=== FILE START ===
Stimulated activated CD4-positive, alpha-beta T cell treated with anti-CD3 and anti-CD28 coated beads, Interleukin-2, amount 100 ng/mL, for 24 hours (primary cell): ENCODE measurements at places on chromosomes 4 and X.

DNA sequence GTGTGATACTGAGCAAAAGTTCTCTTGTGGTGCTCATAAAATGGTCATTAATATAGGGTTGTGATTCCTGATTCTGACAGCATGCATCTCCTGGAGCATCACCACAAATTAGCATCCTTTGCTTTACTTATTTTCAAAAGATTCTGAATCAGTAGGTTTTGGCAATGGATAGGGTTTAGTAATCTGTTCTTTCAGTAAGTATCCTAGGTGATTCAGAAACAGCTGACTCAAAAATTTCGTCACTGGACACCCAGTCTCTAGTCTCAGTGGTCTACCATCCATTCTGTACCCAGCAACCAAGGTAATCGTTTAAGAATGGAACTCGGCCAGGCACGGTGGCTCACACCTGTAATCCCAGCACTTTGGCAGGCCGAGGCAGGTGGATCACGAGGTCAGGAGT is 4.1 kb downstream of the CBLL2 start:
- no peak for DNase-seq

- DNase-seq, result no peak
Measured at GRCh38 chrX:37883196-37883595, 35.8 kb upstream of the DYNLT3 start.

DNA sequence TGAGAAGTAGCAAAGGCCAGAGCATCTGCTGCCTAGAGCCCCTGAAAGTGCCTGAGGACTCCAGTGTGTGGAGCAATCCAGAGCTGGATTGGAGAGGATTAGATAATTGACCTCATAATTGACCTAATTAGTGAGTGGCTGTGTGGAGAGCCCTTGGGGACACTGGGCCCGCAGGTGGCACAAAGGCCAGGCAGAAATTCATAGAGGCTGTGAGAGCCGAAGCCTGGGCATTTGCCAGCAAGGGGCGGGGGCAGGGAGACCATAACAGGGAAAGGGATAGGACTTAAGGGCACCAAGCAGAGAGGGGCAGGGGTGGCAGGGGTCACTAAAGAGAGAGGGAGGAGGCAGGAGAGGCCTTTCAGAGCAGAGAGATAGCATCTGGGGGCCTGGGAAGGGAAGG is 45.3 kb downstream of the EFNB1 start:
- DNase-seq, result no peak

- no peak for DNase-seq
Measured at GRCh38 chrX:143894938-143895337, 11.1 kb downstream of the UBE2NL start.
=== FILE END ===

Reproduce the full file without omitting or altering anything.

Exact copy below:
Stimulated activated CD4-positive, alpha-beta T cell treated with anti-CD3 and anti-CD28 coated beads, Interleukin-2, amount 100 ng/mL, for 24 hours (primary cell): ENCODE measurements at places on chromosomes 4 and X.

DNA sequence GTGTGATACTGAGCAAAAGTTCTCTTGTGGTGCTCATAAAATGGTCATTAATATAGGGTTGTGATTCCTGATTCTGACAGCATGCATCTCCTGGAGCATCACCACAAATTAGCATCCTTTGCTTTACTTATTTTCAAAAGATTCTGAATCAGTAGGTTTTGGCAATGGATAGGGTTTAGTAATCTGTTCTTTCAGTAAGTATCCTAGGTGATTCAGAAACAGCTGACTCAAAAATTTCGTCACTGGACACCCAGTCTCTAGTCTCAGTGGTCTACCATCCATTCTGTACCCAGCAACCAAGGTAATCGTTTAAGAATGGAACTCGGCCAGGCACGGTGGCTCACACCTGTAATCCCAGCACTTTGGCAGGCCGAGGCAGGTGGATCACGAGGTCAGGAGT is 4.1 kb downstream of the CBLL2 start:
- no peak for DNase-seq

- DNase-seq, result no peak
Measured at GRCh38 chrX:37883196-37883595, 35.8 kb upstream of the DYNLT3 start.

DNA sequence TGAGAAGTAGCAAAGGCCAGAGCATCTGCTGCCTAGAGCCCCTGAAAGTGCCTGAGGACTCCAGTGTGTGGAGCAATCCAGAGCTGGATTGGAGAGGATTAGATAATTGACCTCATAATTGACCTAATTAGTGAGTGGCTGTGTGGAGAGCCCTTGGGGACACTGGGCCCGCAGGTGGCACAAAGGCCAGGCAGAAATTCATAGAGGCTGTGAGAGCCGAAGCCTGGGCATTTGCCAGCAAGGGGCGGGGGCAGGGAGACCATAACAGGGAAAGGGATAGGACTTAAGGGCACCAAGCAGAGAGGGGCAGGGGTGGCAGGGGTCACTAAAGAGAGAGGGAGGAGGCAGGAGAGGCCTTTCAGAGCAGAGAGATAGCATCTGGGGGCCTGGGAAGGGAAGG is 45.3 kb downstream of the EFNB1 start:
- DNase-seq, result no peak

- no peak for DNase-seq
Measured at GRCh38 chrX:143894938-143895337, 11.1 kb downstream of the UBE2NL start.